10/11/2017 01:00 GMT

Laser Microscope Reveals Stunning 3D Images Of The Brain In Unprecedented Detail

The brain is the most complex computer in the known universe.

A revolutionary new laser-enabled microscope has been able to capture the stunning intricacies of the brain in unprecedented detail.

These incredibly detailed images are helping us better understand the brain on a cellular level and in turn how it can go wrong in the form of neurodegenerative diseases like Alzheimer’s.

Developed by Scottish technology firm M Squared, the Aurora light-sheet microscope is able to produce 3D images accurate enough to capture the neural connections themselves.

Dr Anthony Vernon and Robert Chesters

This stunning image actually shows the nerves ‘firing’ inside the brain of a mouse revealing just how fantastically complex it is.

By being able to better see our brains and in turn see how they work in 3D, these images are helping further our understanding of neurodegenerative diseases such as Alzheimer’s disease.

The Aurora microscope is able to capture high-contrast 3D images up to 500 times faster than conventional confocal microscopy techniques.

Dr Anthony Vernon and Robert Chesters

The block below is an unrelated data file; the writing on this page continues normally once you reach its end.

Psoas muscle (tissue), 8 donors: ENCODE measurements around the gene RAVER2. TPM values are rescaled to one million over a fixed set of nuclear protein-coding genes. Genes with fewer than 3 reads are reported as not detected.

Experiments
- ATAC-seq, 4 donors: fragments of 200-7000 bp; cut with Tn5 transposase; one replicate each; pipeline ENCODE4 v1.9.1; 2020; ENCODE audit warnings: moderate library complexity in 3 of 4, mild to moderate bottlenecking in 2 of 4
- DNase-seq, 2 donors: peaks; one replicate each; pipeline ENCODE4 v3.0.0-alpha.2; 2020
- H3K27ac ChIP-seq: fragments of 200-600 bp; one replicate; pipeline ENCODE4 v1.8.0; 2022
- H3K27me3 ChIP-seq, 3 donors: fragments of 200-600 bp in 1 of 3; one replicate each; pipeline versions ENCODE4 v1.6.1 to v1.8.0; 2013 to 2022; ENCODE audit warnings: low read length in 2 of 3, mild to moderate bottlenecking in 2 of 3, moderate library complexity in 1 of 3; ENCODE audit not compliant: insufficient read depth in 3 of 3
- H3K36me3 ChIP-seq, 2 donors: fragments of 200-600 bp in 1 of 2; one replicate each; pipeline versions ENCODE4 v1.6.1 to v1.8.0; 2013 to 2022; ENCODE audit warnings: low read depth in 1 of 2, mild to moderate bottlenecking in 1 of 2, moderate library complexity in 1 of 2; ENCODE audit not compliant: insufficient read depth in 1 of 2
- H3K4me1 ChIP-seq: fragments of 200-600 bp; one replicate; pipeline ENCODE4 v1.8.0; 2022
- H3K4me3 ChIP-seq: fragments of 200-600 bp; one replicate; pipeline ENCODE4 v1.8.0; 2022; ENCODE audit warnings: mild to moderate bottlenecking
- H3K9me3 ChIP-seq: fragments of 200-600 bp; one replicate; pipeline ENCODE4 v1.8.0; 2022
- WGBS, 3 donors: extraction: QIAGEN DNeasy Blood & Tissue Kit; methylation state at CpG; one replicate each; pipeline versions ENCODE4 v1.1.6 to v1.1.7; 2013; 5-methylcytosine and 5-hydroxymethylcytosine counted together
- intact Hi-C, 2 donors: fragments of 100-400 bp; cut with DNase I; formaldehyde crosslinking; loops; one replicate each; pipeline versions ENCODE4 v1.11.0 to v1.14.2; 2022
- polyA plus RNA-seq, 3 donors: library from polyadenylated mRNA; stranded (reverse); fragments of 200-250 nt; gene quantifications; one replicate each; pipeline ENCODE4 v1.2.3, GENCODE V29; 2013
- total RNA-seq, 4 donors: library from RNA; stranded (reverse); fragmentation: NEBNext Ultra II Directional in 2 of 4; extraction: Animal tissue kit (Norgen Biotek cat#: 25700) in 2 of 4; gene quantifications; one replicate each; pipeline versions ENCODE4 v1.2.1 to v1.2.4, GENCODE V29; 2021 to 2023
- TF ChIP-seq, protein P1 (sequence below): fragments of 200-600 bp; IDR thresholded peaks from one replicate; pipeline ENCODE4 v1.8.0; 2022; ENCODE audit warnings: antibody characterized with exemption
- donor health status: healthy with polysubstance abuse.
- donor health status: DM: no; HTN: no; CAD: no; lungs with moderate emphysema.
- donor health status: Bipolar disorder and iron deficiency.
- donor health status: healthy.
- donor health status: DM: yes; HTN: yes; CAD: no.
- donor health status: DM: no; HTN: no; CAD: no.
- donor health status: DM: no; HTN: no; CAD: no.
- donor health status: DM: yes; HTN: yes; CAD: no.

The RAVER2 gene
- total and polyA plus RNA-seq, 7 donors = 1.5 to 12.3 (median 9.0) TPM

Being able to accurately map large biological structures at the cellular level has proven difficult in the past.

While we know that certain chemicals can induce changes in how the brain operates (in the case of Alzheimer’s for example) what we know far less about however is how they interact with each other at the sub-micron level.

Aurora enables scientists and researchers to do this.

Dr Deepak Srivastava, Director of the Wohl Cellular Imaging Centre at Kings College London commended the performance of the new microscope saying: 

“The Wohl Cellular Imaging Centre (WCIC) provides advanced and cutting-edge light microscopy solutions for neuroscientists and related life sciences with the aim of helping to advance breakthrough discoveries in the development and treatment of life-changing illnesses.”

“Aurora has already allowed researchers to gain unprecedented insight into key scientific questions.”